Juo You-ruei was born in Nanzhou, Pingtung in 1950. Her parents were from Guangdong and moved to Taiwan with the Nationalist government in 1948. She entered the Department of Fine Arts at National Taiwan Normal University in 1969 and won the First Prize in the category of oil painting at the 28th Annual Provincial Art Exhibition when she was 23 years old. In the year of 1975, Juo You-Ruei held her first solo exhibition at American Cultural Center. The large-scale painting “Banana Series” received much attention and discussion at that time. In the next year, Juo You-Reui went to State University of New York at Albany for advanced studies. After graduating with the master’s degree, she stayed in New York. Because of the economic situation of his family, Juo You-Reui had to temporarily give up her artistic career and found another job to make a living. She began her career as a full-time artist in 1988.
Using photography and projector as supporting tools to work on detailed realistic paintings has always been the way how Juo You-Reui works. Since her “Banana Series” in 1975, Juo You-Reui had not exhibited any new work until “Shadow Series” in 1986. The illusionary light-and-shadow and the traces of time are the main theme of this series, while the city landscape becomes the subject of her paintings. In the 1990s, Juo You-Reui turned to the “wall” as the focus of her artistic practice. The way of her art-making process remained the same, but the depth of field was shortened and close. The wall’s texture is visualized in a detailed realistic way, visually bringing certain abstract touch to the work. It has also become Juo You-Reui’s unique style. In 2005, Juo You-Reui moved to Hong Kong, while the beautiful landscape of the city was thus rendered in her painting.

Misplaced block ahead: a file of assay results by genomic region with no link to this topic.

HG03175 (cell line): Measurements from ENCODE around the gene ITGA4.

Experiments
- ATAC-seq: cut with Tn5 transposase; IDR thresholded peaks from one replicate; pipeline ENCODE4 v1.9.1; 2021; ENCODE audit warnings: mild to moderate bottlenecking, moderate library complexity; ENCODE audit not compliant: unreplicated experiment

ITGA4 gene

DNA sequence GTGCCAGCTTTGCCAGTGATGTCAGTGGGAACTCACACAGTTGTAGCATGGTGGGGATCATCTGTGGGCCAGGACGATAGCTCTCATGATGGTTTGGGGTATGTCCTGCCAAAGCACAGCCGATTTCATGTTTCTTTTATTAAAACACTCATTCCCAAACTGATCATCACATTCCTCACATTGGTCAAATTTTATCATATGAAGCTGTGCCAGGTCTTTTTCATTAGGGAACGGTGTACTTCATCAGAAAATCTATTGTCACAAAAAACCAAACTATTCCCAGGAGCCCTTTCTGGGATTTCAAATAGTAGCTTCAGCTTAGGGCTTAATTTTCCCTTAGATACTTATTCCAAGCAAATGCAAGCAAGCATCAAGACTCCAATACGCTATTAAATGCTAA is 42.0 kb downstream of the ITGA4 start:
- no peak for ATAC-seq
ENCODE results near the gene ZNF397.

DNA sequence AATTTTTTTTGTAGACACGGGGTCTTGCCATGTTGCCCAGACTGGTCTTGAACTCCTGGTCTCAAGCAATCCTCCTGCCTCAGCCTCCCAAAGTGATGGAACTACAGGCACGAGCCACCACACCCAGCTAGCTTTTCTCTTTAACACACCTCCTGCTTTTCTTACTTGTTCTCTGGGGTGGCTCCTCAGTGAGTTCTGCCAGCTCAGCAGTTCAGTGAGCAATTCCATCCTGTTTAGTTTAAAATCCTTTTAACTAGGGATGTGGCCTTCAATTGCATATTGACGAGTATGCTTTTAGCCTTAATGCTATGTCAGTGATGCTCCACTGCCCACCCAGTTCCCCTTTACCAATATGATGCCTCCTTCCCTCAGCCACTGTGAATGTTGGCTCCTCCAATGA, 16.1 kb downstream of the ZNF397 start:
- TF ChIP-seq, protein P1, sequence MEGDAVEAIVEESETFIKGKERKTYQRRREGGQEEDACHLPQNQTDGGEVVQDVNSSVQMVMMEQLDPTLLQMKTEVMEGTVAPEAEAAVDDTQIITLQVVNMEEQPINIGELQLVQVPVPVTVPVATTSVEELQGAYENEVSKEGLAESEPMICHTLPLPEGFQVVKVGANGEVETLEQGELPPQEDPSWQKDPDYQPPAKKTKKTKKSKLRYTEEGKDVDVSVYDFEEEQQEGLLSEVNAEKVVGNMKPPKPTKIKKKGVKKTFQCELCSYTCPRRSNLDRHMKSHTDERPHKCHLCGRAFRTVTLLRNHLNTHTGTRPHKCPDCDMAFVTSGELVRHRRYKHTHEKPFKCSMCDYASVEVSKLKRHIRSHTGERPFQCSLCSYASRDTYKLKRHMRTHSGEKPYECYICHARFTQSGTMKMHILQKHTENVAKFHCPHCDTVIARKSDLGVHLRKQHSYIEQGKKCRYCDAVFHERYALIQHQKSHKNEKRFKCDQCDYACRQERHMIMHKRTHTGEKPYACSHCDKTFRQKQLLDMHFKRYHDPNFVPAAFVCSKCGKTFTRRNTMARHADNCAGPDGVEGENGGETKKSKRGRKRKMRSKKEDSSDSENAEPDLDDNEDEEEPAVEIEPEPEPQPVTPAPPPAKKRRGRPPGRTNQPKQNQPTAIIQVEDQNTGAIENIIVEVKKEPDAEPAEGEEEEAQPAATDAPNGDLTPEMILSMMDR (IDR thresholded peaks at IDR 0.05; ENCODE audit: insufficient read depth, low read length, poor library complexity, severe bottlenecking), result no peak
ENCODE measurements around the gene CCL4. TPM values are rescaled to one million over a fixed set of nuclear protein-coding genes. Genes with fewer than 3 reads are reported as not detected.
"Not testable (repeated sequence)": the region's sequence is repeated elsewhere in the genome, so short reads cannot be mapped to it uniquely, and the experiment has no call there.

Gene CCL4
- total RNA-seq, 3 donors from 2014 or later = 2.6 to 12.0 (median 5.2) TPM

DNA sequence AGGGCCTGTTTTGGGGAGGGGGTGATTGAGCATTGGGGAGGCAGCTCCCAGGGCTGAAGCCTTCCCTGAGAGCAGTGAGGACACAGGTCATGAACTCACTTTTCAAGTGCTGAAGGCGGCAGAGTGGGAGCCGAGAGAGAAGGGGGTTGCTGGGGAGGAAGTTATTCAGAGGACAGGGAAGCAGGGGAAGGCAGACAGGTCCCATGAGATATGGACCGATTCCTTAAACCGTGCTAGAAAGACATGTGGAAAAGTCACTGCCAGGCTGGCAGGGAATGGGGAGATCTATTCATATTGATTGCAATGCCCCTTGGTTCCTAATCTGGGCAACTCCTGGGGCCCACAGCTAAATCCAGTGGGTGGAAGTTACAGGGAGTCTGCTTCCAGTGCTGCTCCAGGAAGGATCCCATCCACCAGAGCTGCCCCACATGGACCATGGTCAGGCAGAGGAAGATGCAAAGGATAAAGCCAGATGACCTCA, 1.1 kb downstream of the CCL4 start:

Following light and shades, walls became a recurrent motif of Juo You-ruei in the 1990s. During this
time, sowhe not only became more specific on the chosen subject matters, but also emphasized more of the contrasting materials that form the subjects. Bali Series V presents the visual contrast resulting from sunshine. The amazingly refined textures of the objects make this ordinary part of a wall extraordinary.
In the late 1960s, Photographic Realism started to develop in the USA. Artists took photos with camera and used a slide projector to project the images on the canvas. During the process, artists were allowed to acquire exact shapes and colors. When Juo You-Reui was in college, she started adopting realistic painting as the focus of her artistic practice. Through the images in the catalogues from Hong Kong, she had indirect access to the photographic realistic paintings in the USA. After graduating, she soon tried to use the slide projector as the supporting tool, with which she created “Banana Series.” At that time, people in Taiwan had limited understanding about photographic realistic paintings. Juo You-Reui was one of the pioneers who worked on such a technique and exhibited a great amount of photographic realistic paintings. Such an artistic practice had been widely adopted by the Taiwanese nativist realistic painters in the late 1970s.
The American photographic realistic painting is very conceptual and material. The artists consider the precise painting visualized through photographic realistic technique as the combination of abstract elements such as color, line, and plane. Although it is realistic, it does not narrate the content. In Juo You-Reui’s Banana Series, Shadow Series, Door Series, and Wall Series, however, viewers can always feel the sentimental emotions about the passing of time and history. The artist is indeed reveals her sensitivity to the daily subtlety, expressing the ordinary poetry in a realistic way.
|Chinese title：||峇里島系列 V|
|English title：||Bali Series V|
|Medium / Classification：||Oil paints and Acrylic colors|
|Collection Unit：||Collection of the National Taiwan Museum of Fine Arts|
|Contact method for authorization：||
Guide to the Use of Image Files and Data from the Online Collection Database
|Related Exhibition：||"The Pioneers" of Taiwanese Artists, 1941-1950|